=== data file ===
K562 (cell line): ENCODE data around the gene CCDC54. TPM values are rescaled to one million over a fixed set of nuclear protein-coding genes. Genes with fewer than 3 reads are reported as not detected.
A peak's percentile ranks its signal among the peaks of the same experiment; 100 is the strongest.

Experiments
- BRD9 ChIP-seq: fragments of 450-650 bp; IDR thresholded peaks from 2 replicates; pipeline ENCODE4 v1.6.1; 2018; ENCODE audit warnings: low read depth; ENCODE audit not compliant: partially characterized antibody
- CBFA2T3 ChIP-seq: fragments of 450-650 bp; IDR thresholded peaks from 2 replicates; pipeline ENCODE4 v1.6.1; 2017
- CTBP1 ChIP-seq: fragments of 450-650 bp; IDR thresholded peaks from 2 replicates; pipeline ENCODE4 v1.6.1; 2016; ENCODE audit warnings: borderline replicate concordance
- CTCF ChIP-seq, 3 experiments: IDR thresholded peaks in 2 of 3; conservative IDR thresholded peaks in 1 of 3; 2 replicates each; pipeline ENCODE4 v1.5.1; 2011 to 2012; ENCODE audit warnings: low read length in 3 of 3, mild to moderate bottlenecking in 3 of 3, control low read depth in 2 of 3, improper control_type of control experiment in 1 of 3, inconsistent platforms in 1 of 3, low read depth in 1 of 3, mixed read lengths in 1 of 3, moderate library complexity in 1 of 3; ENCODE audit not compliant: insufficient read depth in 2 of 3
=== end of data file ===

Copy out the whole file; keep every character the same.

K562 (cell line): ENCODE data around the gene CCDC54. TPM values are rescaled to one million over a fixed set of nuclear protein-coding genes. Genes with fewer than 3 reads are reported as not detected.
A peak's percentile ranks its signal among the peaks of the same experiment; 100 is the strongest.

Experiments
- BRD9 ChIP-seq: fragments of 450-650 bp; IDR thresholded peaks from 2 replicates; pipeline ENCODE4 v1.6.1; 2018; ENCODE audit warnings: low read depth; ENCODE audit not compliant: partially characterized antibody
- CBFA2T3 ChIP-seq: fragments of 450-650 bp; IDR thresholded peaks from 2 replicates; pipeline ENCODE4 v1.6.1; 2017
- CTBP1 ChIP-seq: fragments of 450-650 bp; IDR thresholded peaks from 2 replicates; pipeline ENCODE4 v1.6.1; 2016; ENCODE audit warnings: borderline replicate concordance
- CTCF ChIP-seq, 3 experiments: IDR thresholded peaks in 2 of 3; conservative IDR thresholded peaks in 1 of 3; 2 replicates each; pipeline ENCODE4 v1.5.1; 2011 to 2012; ENCODE audit warnings: low read length in 3 of 3, mild to moderate bottlenecking in 3 of 3, control low read depth in 2 of 3, improper control_type of control experiment in 1 of 3, inconsistent platforms in 1 of 3, low read depth in 1 of 3, mixed read lengths in 1 of 3, moderate library complexity in 1 of 3; ENCODE audit not compliant: insufficient read depth in 2 of 3